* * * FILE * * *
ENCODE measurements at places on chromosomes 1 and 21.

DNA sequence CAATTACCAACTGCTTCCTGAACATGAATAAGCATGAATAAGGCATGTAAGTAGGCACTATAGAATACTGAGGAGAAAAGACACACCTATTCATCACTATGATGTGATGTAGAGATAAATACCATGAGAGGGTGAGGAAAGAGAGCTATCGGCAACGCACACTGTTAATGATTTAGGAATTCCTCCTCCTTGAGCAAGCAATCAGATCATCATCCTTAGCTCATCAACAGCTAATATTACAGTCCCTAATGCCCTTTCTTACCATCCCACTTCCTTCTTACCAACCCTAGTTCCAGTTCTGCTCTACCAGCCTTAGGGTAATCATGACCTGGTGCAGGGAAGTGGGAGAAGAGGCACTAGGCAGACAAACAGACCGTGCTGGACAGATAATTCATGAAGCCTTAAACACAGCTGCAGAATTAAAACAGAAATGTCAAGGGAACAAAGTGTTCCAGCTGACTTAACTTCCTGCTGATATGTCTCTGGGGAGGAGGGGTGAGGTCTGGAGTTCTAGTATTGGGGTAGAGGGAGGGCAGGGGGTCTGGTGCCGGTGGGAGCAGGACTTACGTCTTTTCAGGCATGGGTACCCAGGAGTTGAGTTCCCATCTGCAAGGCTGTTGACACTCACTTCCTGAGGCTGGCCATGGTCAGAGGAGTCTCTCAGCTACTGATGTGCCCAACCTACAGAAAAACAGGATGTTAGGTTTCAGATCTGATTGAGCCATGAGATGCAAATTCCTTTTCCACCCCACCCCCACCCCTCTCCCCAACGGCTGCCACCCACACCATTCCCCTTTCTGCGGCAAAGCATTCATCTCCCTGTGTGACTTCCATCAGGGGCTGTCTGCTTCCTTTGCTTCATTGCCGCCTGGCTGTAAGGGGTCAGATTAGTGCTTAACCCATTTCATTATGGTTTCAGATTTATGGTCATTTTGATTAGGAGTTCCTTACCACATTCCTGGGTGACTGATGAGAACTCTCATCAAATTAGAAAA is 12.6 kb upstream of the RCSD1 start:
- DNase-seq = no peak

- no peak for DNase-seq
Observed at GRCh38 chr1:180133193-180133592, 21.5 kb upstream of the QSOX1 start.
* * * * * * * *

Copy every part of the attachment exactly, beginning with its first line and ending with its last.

ENCODE measurements at places on chromosomes 1 and 21.

DNA sequence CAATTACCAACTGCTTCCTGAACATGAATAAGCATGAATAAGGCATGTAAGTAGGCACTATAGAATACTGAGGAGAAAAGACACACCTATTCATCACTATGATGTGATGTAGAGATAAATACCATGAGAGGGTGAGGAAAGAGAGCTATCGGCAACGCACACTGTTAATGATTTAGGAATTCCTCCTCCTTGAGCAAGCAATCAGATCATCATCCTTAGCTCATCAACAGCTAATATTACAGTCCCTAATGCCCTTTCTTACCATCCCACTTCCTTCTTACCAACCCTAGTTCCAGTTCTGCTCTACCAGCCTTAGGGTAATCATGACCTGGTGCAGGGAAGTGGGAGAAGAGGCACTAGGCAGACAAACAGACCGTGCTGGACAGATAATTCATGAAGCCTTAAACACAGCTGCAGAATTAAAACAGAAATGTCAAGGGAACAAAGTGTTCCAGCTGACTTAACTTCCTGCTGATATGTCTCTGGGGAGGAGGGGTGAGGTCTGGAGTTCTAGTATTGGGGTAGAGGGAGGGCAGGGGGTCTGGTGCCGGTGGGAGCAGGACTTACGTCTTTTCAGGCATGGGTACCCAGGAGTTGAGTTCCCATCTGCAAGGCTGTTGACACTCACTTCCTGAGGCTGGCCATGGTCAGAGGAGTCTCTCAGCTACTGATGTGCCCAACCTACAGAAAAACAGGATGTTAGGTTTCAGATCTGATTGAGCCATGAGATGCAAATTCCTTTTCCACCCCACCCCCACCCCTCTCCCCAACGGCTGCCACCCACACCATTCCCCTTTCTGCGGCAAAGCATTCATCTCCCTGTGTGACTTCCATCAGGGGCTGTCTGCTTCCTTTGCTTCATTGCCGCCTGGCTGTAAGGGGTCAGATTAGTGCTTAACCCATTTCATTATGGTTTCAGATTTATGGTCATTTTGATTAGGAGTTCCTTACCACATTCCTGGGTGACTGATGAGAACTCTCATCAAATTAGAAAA is 12.6 kb upstream of the RCSD1 start:
- DNase-seq = no peak

- no peak for DNase-seq
Observed at GRCh38 chr1:180133193-180133592, 21.5 kb upstream of the QSOX1 start.